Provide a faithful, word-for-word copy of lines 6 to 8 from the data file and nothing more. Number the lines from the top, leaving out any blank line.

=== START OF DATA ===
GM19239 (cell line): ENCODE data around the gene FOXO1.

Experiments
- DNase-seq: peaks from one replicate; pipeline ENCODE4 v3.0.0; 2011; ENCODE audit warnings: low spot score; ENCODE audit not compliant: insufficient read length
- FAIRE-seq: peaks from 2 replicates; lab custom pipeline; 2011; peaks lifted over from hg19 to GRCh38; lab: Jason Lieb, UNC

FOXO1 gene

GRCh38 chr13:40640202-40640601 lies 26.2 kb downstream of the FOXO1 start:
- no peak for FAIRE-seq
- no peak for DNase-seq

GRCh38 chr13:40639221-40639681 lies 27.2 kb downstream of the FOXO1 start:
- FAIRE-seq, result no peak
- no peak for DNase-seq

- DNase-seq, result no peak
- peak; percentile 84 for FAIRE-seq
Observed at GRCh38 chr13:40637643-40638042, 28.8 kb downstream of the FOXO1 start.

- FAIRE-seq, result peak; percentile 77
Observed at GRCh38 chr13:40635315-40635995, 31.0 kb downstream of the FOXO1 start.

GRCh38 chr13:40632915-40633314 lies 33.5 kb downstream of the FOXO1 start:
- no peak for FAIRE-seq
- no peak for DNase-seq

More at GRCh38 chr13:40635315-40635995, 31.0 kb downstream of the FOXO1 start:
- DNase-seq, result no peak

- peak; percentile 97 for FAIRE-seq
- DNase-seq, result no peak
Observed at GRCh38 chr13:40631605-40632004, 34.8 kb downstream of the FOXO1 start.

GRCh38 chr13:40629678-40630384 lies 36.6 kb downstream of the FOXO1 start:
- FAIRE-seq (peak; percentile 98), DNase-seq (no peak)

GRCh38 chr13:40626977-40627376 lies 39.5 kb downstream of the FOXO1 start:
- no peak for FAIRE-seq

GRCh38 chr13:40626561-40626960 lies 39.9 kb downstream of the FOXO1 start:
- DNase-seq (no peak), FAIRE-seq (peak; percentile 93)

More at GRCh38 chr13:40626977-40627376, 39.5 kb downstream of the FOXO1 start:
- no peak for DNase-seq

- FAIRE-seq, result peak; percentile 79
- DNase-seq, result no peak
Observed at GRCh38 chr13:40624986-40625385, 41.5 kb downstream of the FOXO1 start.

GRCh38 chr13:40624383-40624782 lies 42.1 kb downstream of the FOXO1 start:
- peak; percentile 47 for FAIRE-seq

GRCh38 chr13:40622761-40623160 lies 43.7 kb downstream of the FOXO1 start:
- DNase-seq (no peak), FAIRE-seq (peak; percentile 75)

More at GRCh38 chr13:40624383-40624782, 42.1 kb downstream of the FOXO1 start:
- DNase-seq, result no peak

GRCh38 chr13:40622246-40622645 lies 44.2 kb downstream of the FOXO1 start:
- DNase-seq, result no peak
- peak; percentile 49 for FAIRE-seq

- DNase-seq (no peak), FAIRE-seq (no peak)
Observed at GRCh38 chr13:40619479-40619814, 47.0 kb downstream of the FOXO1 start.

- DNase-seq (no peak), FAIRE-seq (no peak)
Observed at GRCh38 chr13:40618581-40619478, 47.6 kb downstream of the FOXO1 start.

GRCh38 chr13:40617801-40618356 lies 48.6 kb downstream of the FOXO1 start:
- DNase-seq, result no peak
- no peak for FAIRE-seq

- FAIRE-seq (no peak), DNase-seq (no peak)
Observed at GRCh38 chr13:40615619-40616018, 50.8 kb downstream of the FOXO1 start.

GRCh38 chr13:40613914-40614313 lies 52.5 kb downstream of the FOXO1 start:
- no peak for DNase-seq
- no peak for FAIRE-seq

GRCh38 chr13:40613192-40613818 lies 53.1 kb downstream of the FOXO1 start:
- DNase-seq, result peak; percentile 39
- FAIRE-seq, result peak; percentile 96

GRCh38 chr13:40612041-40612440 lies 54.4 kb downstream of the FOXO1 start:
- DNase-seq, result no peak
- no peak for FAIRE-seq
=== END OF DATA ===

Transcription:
GRCh38 chr13:40640202-40640601 lies 26.2 kb downstream of the FOXO1 start:
- no peak for FAIRE-seq
- no peak for DNase-seq